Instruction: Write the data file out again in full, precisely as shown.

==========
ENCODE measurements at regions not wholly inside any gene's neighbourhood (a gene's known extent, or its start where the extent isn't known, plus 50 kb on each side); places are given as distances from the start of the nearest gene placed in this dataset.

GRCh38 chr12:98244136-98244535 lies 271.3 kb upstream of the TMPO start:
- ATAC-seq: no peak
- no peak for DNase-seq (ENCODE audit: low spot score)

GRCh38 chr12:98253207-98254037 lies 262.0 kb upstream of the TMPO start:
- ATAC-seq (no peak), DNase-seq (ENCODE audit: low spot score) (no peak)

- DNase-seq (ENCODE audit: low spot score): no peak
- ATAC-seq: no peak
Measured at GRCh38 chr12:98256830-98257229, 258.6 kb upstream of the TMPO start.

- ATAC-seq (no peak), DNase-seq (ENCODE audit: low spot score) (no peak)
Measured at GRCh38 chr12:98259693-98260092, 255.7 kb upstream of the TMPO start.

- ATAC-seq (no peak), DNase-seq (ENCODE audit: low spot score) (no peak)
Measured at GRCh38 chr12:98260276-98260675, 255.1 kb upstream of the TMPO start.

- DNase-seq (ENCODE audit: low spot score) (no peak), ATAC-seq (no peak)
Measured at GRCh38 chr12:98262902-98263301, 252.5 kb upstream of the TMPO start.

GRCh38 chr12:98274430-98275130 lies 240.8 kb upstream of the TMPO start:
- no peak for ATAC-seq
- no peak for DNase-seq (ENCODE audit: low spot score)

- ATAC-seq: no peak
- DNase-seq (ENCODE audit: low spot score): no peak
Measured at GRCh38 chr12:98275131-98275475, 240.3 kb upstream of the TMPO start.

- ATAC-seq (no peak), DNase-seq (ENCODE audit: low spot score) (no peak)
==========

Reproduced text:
ENCODE measurements at regions not wholly inside any gene's neighbourhood (a gene's known extent, or its start where the extent isn't known, plus 50 kb on each side); places are given as distances from the start of the nearest gene placed in this dataset.

GRCh38 chr12:98244136-98244535 lies 271.3 kb upstream of the TMPO start:
- ATAC-seq: no peak
- no peak for DNase-seq (ENCODE audit: low spot score)

GRCh38 chr12:98253207-98254037 lies 262.0 kb upstream of the TMPO start:
- ATAC-seq (no peak), DNase-seq (ENCODE audit: low spot score) (no peak)

- DNase-seq (ENCODE audit: low spot score): no peak
- ATAC-seq: no peak
Measured at GRCh38 chr12:98256830-98257229, 258.6 kb upstream of the TMPO start.

- ATAC-seq (no peak), DNase-seq (ENCODE audit: low spot score) (no peak)
Measured at GRCh38 chr12:98259693-98260092, 255.7 kb upstream of the TMPO start.

- ATAC-seq (no peak), DNase-seq (ENCODE audit: low spot score) (no peak)
Measured at GRCh38 chr12:98260276-98260675, 255.1 kb upstream of the TMPO start.

- DNase-seq (ENCODE audit: low spot score) (no peak), ATAC-seq (no peak)
Measured at GRCh38 chr12:98262902-98263301, 252.5 kb upstream of the TMPO start.

GRCh38 chr12:98274430-98275130 lies 240.8 kb upstream of the TMPO start:
- no peak for ATAC-seq
- no peak for DNase-seq (ENCODE audit: low spot score)

- ATAC-seq: no peak
- DNase-seq (ENCODE audit: low spot score): no peak
Measured at GRCh38 chr12:98275131-98275475, 240.3 kb upstream of the TMPO start.

- ATAC-seq (no peak), DNase-seq (ENCODE audit: low spot score) (no peak)